Azure Functions – Basic Concepts and Hello World

Azure Functions – Basic Concepts and Hello World

In this article, we will have look at what are Azure Functions, where / how they can be used. We will also try to create a sample Azure Function in Azure Portal.

For following some of the steps in this article, you will need an Azure account. If you do not have an Azure account,  you can create free account on Azure.

What are Azure Functions ?

Azure functions let you run small pieces of code in the cloud. You do not need to worry about the infrastructure part when you write Azure Functions. Azure functions is part of Azure’s serverless offerings.

Some of the interesting features of Azure Functions are:

  • You can choose the language of your choice to write Azure Functions. Currently you can use C#, Java, JavaScript, Python or any of the other supported languages.
  • You can also refer to other dependencies while you are creating Azure Functions. Azure Functions supports NPM and NuGet.
  • Azure Functions can easily integrate with other Azure Services and SaaS offerings
  • You can deploy Azure Functions on Windows or Linux Operating System
  • You can choose to enable application insights monitoring in Azure Functions.
  • Azure Functions runtime is open source and the code is available on GitHub.

Mostly functions are stateless. Meaning they do not convey state information from one run of a Function to another. There is also a maximum time for which the Function can run.

Why Azure Functions ?

Azure Functions are very useful if you want to process a lot of data or your application wants to integrate/orchestrate with a lot of other systems or your application has long running tasks like image processing, File maintenance etc.

The Pricing Plans

Azure functions come with two pricing plans:

  • Consumption Plan – You do not have to worry about the computational resources. Azure takes care of everything. You just need to pay for the time for which your code runs. Scaling part is automatically taken care by Azure.
  • Premium Plan – The plan is similar to the Consumption Plan. It has additional features like perpetual warm instances to avoid initial delays, VNet connectivity, Unlimited execution duration, more predictable pricing, etc. You may want to use this when you need very high computational resources or you have very complex long running jobs, etc.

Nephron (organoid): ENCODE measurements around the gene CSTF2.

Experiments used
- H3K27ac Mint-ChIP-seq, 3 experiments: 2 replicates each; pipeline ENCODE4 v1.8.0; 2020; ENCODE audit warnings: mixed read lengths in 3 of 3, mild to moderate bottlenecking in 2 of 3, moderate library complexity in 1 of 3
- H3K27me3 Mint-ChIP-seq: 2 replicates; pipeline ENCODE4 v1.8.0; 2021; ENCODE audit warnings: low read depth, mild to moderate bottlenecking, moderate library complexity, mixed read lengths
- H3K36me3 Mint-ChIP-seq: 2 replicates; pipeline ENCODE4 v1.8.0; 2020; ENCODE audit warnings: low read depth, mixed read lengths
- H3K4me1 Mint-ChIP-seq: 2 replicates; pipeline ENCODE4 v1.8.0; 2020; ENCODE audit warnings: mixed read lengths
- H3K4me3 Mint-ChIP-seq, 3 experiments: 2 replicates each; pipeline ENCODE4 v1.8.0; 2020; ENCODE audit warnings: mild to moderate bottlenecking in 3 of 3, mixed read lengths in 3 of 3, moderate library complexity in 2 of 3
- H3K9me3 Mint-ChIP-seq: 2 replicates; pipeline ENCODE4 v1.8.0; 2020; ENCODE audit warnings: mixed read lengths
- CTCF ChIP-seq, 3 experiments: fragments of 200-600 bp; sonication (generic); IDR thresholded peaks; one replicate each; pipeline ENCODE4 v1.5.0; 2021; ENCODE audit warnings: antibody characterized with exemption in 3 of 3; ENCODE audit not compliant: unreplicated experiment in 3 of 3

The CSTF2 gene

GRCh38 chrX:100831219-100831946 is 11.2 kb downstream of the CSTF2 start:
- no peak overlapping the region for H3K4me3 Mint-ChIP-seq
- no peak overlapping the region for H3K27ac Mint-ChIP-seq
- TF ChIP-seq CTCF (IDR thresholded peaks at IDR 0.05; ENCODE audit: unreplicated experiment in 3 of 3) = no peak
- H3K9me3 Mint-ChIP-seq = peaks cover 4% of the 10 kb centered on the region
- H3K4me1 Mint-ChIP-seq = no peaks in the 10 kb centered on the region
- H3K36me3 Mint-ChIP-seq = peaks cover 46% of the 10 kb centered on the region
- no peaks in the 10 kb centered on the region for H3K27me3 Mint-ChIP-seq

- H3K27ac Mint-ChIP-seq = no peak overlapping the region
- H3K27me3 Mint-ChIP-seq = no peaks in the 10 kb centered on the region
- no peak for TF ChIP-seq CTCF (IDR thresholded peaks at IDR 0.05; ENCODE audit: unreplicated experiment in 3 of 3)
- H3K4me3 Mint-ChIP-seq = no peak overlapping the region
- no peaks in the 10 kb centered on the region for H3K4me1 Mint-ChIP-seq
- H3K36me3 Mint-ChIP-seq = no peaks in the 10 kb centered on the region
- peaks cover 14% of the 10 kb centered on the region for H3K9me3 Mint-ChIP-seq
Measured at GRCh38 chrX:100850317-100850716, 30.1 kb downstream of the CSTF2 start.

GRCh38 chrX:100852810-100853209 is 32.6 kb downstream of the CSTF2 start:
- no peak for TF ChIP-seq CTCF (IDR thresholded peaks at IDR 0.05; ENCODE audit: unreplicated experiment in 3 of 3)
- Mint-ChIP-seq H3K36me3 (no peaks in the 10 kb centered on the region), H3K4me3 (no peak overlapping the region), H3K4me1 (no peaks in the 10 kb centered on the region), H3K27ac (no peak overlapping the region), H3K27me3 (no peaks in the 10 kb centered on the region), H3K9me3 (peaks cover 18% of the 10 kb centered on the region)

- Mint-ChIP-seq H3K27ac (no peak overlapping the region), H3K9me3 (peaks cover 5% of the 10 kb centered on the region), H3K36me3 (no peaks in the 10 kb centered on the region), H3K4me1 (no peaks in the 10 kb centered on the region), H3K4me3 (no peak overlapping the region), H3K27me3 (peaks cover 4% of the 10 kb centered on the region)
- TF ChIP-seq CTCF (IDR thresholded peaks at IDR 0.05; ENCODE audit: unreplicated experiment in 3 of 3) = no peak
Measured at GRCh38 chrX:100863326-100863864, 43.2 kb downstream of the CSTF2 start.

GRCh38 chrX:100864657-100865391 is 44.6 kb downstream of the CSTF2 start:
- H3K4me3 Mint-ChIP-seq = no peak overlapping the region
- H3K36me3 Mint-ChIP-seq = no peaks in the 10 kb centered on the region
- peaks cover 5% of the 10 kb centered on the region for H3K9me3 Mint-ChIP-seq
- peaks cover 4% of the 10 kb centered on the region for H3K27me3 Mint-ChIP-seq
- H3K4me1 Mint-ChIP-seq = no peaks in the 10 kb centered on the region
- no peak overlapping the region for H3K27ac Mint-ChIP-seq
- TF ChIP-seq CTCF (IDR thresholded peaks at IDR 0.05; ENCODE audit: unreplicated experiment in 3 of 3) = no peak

• App Service Plan – You can run Azure functions on App Service Plans. In Azure App Service Plan, you can decide which computational resources you need. If you already have App Services running, then you can run Azure Functions without incurring any additional costs.

In addition to this, you may also want to know that Azure Funcitonsl require a storage account associated with it. It is billed separately.

Also, you can also choose to associate Application Insights with Azure Functions which is also billed separately.

Building Blocks of Azure Functions

Azure Functions has two important things: triggers and bindings

Triggers

As the name suggests, a trigger is something that invokes the Azure Function. Every Azure Function should have one and only trigger. A trigger may also provide access to the payload of the message.

There are different types of triggers available for Azure Functions, some of them are:

  • HTTP Trigger
  • Timer Based
  • DB Trigger
  • Event Grid Trigger
  • Service Bus Trigger
  • Event Hub Trigger

Bindings

A Binding is a declarative way to connect another resource with Azure Function. Binding has direction – input or output. Data from bindings is provided as parameters to the Functions.

Deploying Function App

You can deploy the Azure Function App as a part of CI/CD pipeline. You can also choose to use Web Deploy or Cloud Sync or Zip Deploy or any other supported option.

Sample Azure Function

Let’s try to create a sample Azure Function from Azure Portal.

Go to “Create a resource” then search for Function App and click on Create. It would show you a panel where you can provide additional details of the Function App.

  • Azure Subscription – Active and Valid Azure Subscription
  • Resource Group – Logical container for the Function App
  • Function App Name – Globally unique name
  • Publish Option – Either Code or Docker Container
  • Runtime Stack – .Net core, Java, Python, etc.
  • Region – Geographical region where the job should be deployed

There are other tabs also, but keep those as default and click on “Review + Create” button. This will review the creation and will bring you to Create screen. Press “Create” button which will start deployment of Function app.

Once the Function App deployment is done, go to the resource and Expand Functions node. Now, click on (+) button to add new Function. Select Http Triggered Function from next panel. It would show you a panel on right side, where you can select the authentication method and name for the Function. Let them be default and click on Create button.

The default function will look like below. Now click on “Get Function URL” and copy the URL of function.

Paste the copied URL in browser and Hit Enter key. It would show you below message. You can also add query string parameter “&name=yourname” and it will show you greetings message.

You just created a working Function App on Azure. You can notice how Newtonsoft.Json is referred in the function app. You can also try modifying the sample template. Try logging something and see if it goes to Application Insights. I hope you liked the article and do comment and let me know your thoughts.

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